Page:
The Cortland Review


Kurt Brown
Poetry and the Language of Adam considers language from where it began—"the language of the body, the senses, the language of the Eden we have and not the ideal, abstract one we seek."

Kurt Brown

Who Knows Where and Marston’s Field, two new poems by Kurt Brown

Billy Collins

Excerpts from a conversation led by Paula Gordon and Bill Russell, a special audio program of The Paula Gordon Show.

Lucille Clifton
The Power of Mercy, a book review by Teresa Ballard, points to the unanswerable questions about race, gender, and terrorism in Clifton's latest book, Mercy.

Amy Holman
Flow, Eddy, Flood, one chapter of a novel in progress, fictionalizes a poignantly hilarious wedding disaster.

Teresa Ballard

Teresa BallardTeresa Ballard has been nominated four times for the Pushcart Prize. She has new work in Pleiades, Chicago Review, Comstock Review, Burnside Review, Drunken Boat, The Melic Review, Tryst and Three Candles. A poetry editor for The Cortland Review, she lives in Minneapolis, Minnesota.

Lucille Clifton's "MERCY" by Teresa Ballard



by Lucille Clifton

BOA Editions, Ltd., 2004
Paper, 88 pages

Our Price: $14.96
buy this book

The Power Of Mercy

What is the power of poetry to affect the world in which we live? The list of political poets contains eminent names: Whitman, Hughes, Neruda, and yet the power of the political poem is not in its cause but its truth. Poetry can be dangerous; it can stir nations.

Ron Stillman writes that the modern day political poet "is one who needs to have their stories told," and Lucille Clifton, one of those writers, has been on a journey that began with her first book of poems, Good Times, and has taken us with her through eleven books of poetry over thirty-five years.

In her latest book Mercy (Boa Editions, 2004), Clifton's journey continues and takes us to a new place and confronts us with questions about the huge issues of race, gender, and terrorism, questions that seem unanswerable, questions that are almost too big. It could be, however, that the answers we expect are indeed too small, that we've become a people who have forgotten the danger of the written word. Clifton has been known to say, "I do not write to comfort the afflicted; I write to afflict the comfortable." And in a climate where poets are banned from reading poetry about war in the White House, it has become increasingly important to find words that not only move us but make us flinch.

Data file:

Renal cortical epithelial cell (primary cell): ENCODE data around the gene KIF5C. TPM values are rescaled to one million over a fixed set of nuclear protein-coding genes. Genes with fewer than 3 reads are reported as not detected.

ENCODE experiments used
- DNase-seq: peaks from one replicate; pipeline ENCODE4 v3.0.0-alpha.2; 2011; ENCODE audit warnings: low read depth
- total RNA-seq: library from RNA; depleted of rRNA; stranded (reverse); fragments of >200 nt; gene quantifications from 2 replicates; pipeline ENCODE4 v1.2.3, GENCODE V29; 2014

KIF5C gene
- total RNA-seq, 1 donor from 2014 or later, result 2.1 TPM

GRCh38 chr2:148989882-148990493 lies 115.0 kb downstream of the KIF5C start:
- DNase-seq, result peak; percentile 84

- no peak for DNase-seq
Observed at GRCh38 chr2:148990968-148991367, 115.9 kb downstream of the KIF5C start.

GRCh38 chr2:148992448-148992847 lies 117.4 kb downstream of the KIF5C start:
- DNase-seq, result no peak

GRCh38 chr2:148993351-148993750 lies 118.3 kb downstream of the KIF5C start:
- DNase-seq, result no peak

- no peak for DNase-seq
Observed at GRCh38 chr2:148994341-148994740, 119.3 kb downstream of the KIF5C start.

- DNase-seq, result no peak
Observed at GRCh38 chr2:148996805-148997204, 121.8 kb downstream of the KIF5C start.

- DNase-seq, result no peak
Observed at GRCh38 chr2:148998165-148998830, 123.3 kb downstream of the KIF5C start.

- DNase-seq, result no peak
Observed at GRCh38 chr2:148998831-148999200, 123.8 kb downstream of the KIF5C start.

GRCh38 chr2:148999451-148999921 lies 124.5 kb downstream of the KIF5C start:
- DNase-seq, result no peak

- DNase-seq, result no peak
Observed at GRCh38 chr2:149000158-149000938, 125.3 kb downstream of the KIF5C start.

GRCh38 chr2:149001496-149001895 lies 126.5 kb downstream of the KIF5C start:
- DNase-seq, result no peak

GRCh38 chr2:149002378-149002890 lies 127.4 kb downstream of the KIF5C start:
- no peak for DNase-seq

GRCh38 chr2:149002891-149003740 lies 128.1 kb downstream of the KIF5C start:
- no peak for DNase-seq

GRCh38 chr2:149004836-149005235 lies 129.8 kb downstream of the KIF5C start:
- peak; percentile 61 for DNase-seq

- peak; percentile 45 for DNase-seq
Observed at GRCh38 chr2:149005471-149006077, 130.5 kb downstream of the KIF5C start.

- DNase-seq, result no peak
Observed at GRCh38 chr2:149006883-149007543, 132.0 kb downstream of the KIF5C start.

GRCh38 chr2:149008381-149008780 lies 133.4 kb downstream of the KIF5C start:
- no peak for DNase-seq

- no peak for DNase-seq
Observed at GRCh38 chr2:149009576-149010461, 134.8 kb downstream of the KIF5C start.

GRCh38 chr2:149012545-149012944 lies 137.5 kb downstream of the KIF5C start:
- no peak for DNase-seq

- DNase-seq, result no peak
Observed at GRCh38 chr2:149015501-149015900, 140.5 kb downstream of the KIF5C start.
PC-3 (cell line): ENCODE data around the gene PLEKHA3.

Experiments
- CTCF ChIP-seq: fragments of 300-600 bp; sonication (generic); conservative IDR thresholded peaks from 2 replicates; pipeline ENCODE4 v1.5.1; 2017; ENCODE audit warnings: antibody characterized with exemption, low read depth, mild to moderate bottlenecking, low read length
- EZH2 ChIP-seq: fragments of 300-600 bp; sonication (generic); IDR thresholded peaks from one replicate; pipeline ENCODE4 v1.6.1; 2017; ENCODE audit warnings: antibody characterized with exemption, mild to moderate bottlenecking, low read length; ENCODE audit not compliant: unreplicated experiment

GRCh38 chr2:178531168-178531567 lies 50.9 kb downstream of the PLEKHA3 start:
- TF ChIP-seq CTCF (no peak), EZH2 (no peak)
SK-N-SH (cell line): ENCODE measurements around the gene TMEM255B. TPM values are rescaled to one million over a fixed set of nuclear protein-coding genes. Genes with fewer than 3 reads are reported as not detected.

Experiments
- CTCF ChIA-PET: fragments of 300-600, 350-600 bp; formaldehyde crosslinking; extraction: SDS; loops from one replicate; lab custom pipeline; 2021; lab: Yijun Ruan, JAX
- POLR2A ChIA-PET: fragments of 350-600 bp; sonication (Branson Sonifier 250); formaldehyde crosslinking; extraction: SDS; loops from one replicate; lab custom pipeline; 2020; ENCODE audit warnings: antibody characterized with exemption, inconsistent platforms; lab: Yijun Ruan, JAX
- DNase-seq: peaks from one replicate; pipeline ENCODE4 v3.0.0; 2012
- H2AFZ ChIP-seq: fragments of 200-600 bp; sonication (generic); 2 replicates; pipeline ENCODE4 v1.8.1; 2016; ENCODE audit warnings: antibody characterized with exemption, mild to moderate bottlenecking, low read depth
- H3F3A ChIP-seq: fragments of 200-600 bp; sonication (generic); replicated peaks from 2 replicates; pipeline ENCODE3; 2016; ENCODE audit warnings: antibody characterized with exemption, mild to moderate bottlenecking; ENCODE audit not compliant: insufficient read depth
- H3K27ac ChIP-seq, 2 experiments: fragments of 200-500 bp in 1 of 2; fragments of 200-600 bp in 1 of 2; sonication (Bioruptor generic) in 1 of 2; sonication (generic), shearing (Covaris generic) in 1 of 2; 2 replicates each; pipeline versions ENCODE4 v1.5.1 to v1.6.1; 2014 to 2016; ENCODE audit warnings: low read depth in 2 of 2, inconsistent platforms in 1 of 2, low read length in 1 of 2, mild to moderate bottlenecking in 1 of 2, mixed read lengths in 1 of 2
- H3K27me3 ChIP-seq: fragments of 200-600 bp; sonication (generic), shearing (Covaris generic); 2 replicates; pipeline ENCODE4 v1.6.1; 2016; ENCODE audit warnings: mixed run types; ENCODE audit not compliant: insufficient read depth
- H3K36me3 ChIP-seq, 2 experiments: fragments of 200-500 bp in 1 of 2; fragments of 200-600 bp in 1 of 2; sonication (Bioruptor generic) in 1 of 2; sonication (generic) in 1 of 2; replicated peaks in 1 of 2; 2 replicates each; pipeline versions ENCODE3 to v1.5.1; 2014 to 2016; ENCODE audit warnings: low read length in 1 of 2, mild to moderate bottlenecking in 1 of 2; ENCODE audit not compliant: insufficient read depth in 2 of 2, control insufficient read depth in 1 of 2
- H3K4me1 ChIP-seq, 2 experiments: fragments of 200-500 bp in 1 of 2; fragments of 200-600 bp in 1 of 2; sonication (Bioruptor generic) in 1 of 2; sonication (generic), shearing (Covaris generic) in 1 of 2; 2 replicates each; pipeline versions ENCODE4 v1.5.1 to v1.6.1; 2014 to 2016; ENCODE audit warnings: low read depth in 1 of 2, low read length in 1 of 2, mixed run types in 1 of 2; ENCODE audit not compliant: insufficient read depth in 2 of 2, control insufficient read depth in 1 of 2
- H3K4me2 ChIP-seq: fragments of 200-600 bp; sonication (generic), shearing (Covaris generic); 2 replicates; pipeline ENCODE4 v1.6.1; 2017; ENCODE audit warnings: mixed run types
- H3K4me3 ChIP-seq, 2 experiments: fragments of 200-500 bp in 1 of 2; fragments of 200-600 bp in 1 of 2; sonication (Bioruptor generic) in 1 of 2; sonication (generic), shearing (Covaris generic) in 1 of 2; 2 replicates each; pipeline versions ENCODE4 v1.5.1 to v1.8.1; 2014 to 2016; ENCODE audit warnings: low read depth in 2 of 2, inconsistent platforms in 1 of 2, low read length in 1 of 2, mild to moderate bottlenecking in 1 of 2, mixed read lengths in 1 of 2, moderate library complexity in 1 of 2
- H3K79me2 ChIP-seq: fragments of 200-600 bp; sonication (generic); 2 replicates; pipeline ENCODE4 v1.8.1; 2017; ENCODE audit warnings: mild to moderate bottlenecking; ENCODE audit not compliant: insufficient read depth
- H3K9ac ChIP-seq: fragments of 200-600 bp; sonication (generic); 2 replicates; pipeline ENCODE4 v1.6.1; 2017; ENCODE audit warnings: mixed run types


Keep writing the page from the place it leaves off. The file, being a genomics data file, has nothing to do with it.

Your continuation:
In a series of seven poems, written the week after 9/11, Clifton approaches our national grief like a mother who sits with a young child. She is going to patiently explain what we need to know.

friday 9/14/01

some of us know
we have never felt safe
all of us americans
as some of us have wept
it is treason to remember
what we have done
to deserve such villainy
nothing we reassure ourselves

Clifton examines the truth of one people, one sorrow, and in eleven lines, addresses one of the biggest political issues of our national history. With the shocking simplicity in "It is treason to remember/ what we have done/ to deserve such villainy," Clifton turns blame on its heels.

We are not blamed and yet we are: the human race cannot escape itself by dividing its responsibility. The poem becomes too big because it does not ask to be anything. It simply sits and listens. And if terrorism weren't large an issue enough, Clifton also addresses the question of race. For example:

the river between us

this is about more than color, it is
about how we learn to see ourselves.
it is about geography and memory.
it is about being poor people
in america. it is about my father
and yours and you and me and
the river that is between us.

Clifton is right: this poem is about more than color. The reader does not need to share Clifton's race to relate because Clifton approaches Mercy not from isolation, as some modern poets might have done, but with a sense of unity, and she does not leave her gender behind. As a woman, a mother, and a grandmother, she writes at her granddaughter's birth just five days after the terrorist attack on the World Trade Center:

sunday morning 9/16

so many ones to hate and i
cursed with long memory

cursed with the desire to understand
have never been good at hating

now this new granddaughter
born into a violent world

as if nothing has happened

and i am consumed with love
for all of it

Clifton presents, in Mercy, a very different world than that in Terrible Stories or Good Woman, different because the individual is not as important as it once was to her or as vital to her work.

The renowned American psychologist Erik Erickson stated that one of the last stages of human development is integrity versus despair. It is in this stage that the human soul searches for wisdom.

In her latest book of poetry, Clifton is not recounting the stories of her past as much as she is leaving an account for the present. She has faced despair with integrity. Erickson would say the poet has reached a state of wisdom.




© 2005 The Cortland Review